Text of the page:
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This lone Grey-breasted Spurfowl was sitting on a branch jutting horizontally out of a large tree and in between extensive preening it was declaring to the whole world that this was its patch.

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The Grey-breasted Spurfowl is slightly larger than the Red-necked Spurfowl which looks very similar but the former has  grey breast feathers and no white stripes on its neck and chest but does have chestnut stripes on its belly. The Grey-breasted Spurfowl has grey legs while the Red-necked Spurfowl has orange-red legs.

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The white malar stripe is evident in both the Grey-breasted and Red-necked Spurfowl. The Grey-breasted Spurfowl is narrowly distributed in the western Corridor of the Serengeti.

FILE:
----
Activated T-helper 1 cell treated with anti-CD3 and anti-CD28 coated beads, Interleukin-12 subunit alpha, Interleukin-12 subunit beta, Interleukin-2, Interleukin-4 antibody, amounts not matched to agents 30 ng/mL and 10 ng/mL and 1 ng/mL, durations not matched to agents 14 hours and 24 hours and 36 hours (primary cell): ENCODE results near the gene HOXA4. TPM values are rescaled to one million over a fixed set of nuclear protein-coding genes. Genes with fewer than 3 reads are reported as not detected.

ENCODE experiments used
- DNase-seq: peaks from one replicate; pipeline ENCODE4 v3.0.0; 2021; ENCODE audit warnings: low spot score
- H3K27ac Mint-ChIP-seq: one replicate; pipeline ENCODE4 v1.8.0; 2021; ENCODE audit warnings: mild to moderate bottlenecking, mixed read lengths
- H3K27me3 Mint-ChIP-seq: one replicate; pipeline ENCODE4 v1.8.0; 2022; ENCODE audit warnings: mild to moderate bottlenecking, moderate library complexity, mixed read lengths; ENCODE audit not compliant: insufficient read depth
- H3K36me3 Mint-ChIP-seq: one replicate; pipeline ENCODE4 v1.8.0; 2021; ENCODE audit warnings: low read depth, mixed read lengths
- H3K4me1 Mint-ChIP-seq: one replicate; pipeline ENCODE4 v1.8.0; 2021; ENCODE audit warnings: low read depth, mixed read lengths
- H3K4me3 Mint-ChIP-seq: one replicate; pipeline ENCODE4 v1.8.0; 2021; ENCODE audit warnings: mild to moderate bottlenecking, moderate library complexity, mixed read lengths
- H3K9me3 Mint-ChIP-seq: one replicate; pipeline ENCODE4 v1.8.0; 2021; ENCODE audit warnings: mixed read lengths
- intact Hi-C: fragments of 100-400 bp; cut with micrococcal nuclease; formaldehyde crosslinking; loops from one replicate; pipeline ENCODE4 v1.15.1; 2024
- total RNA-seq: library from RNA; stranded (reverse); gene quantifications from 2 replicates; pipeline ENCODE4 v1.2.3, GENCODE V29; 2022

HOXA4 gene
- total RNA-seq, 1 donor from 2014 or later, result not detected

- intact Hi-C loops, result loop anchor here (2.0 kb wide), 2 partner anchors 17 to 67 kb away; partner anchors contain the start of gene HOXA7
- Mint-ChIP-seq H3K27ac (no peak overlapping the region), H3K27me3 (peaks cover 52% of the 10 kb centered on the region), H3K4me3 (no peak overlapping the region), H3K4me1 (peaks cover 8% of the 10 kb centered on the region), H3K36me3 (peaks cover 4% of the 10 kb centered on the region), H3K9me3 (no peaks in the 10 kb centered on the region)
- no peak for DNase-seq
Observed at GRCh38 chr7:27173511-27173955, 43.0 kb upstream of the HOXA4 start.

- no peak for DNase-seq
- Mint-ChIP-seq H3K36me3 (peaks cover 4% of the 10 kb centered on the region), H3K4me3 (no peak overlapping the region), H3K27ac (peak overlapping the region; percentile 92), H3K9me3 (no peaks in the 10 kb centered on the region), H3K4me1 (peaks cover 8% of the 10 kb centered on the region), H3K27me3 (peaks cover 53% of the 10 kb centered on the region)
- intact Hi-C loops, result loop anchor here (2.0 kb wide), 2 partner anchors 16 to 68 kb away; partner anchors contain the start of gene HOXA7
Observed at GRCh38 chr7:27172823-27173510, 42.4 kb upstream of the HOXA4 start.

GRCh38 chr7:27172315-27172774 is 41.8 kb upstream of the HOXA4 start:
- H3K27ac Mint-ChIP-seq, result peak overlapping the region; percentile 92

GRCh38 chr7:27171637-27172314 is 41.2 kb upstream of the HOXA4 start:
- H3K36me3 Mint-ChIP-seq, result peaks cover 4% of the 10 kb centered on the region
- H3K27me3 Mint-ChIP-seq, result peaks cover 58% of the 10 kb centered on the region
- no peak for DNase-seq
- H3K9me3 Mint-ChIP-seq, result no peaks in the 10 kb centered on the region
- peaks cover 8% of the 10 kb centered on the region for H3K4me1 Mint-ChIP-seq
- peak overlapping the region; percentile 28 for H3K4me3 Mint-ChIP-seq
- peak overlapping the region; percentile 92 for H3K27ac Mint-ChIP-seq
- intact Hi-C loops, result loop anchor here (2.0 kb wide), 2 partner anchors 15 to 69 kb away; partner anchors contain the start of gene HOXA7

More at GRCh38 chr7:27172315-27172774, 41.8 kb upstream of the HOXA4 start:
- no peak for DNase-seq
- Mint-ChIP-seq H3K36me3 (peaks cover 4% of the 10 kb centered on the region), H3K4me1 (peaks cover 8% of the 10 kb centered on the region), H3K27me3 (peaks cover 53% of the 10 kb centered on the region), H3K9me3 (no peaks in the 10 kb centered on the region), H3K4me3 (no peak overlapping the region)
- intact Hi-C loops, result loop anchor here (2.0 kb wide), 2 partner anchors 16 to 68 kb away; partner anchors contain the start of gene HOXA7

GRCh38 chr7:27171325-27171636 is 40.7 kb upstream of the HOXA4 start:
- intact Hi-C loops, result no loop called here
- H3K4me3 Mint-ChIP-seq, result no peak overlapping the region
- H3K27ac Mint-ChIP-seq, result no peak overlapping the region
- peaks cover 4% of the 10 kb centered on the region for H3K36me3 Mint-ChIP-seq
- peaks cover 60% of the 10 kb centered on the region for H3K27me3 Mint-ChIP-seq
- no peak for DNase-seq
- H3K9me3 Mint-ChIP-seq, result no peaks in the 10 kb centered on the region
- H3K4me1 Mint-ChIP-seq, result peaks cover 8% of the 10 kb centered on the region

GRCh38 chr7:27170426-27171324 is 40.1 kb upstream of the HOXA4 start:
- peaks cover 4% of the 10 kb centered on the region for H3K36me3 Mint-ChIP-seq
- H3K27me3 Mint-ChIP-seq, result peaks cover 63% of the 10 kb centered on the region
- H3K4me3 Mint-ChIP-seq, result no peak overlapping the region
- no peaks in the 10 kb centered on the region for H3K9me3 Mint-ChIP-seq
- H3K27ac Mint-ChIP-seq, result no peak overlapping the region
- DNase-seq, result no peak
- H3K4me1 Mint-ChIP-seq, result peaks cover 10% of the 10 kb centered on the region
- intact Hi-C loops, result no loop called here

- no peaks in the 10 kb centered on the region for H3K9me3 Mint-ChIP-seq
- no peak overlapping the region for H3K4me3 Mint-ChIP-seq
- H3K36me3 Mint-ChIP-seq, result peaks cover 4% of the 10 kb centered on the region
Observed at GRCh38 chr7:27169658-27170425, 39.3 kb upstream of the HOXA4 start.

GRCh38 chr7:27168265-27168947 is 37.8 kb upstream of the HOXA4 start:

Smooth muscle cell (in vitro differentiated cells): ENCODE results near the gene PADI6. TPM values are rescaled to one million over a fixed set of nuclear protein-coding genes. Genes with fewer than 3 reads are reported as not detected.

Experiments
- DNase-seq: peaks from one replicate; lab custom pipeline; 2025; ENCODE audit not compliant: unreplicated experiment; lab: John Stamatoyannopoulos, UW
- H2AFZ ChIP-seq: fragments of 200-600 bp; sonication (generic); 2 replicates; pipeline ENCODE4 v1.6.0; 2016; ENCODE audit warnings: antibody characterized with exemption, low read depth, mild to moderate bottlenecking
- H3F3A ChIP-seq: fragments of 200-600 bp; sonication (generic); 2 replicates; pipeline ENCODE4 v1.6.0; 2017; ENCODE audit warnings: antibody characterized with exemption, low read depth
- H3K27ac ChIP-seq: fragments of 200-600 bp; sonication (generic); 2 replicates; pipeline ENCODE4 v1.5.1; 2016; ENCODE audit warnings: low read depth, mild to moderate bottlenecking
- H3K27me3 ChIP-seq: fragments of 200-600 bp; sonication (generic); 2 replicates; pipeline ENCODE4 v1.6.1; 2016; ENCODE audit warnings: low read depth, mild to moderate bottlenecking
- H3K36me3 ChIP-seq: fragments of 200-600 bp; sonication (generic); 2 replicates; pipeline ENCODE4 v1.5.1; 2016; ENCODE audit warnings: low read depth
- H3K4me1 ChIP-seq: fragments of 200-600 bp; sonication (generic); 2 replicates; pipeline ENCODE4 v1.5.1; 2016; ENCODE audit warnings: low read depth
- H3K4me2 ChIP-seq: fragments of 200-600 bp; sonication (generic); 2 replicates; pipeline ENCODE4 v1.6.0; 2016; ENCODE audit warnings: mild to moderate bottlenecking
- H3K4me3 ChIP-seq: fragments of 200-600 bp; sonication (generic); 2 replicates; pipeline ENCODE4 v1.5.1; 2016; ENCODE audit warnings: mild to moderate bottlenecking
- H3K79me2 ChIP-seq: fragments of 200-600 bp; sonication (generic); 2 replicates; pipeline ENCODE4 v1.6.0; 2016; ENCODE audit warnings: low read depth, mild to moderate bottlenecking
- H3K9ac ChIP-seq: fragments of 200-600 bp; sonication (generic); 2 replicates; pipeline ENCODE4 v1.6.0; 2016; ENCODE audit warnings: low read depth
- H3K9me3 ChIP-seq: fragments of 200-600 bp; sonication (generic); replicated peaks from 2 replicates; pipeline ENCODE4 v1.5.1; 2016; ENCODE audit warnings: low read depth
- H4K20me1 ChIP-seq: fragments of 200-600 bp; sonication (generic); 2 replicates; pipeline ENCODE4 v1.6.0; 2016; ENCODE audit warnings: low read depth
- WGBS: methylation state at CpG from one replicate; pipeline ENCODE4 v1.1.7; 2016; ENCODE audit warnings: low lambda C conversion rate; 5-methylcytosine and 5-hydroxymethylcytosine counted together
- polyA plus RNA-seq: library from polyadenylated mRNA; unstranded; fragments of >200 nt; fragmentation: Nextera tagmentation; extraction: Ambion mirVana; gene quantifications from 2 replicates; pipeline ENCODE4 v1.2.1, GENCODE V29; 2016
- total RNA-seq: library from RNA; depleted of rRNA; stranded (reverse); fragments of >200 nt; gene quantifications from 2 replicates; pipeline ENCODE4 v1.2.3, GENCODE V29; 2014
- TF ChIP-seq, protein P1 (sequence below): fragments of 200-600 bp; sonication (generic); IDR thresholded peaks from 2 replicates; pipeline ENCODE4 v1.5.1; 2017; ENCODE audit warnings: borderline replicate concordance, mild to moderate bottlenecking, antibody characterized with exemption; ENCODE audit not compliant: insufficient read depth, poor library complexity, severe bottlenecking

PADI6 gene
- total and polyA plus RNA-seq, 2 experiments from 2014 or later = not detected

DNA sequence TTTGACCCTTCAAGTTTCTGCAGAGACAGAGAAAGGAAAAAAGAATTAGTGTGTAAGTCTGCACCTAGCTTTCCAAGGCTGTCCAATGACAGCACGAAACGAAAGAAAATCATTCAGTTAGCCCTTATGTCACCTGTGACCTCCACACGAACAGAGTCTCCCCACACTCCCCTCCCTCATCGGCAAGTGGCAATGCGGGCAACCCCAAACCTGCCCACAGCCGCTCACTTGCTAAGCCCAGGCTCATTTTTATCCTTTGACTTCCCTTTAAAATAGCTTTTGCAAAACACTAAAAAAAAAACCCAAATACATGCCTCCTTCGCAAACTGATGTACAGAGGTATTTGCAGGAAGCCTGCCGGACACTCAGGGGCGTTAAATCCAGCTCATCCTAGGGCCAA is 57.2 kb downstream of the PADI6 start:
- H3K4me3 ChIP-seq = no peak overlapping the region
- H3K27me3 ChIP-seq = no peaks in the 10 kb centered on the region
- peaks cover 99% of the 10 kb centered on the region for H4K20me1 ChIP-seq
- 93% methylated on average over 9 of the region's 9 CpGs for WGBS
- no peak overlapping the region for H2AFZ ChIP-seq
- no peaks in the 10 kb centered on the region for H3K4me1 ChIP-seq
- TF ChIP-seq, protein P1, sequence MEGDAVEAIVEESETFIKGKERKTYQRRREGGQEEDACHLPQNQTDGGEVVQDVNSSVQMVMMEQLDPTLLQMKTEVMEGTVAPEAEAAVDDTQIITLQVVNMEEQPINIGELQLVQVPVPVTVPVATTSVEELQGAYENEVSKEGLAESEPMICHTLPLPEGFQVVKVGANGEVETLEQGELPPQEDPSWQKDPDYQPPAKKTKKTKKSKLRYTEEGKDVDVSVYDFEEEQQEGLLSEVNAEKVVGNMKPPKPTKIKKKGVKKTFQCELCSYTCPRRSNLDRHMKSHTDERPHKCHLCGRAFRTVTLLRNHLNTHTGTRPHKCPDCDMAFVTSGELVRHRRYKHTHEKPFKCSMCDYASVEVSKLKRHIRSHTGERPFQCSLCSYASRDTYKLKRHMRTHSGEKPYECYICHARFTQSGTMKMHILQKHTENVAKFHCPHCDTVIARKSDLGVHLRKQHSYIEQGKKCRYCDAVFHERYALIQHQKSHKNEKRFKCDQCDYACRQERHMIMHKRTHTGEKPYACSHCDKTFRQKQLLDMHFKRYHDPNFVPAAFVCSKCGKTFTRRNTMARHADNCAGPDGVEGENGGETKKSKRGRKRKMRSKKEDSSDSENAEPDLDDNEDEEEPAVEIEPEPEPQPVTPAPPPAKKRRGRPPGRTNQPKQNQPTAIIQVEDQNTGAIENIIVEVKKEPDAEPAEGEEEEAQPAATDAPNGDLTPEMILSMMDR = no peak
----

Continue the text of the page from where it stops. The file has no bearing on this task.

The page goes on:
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“The very idea of a bird is a symbol and a suggestion to the poet.
A bird seems to be at the top of the scale, so vehement and
intense his life. . . . The beautiful vagabonds, endowed with
every grace, masters of all climes, and knowing no bounds — how
many human aspirations are realised in their free, holiday-lives
— and how many suggestions to the poet in their flight and song! “
~ John Burroughs

There are five woodland Woodpeckers in East Africa and they look very similar but can be identified according to their facial markings, breast spots or stripes and home ranges. The male woodpeckers, in all but the Green-backed Woodpecker, have a red stripe on either side of their throat.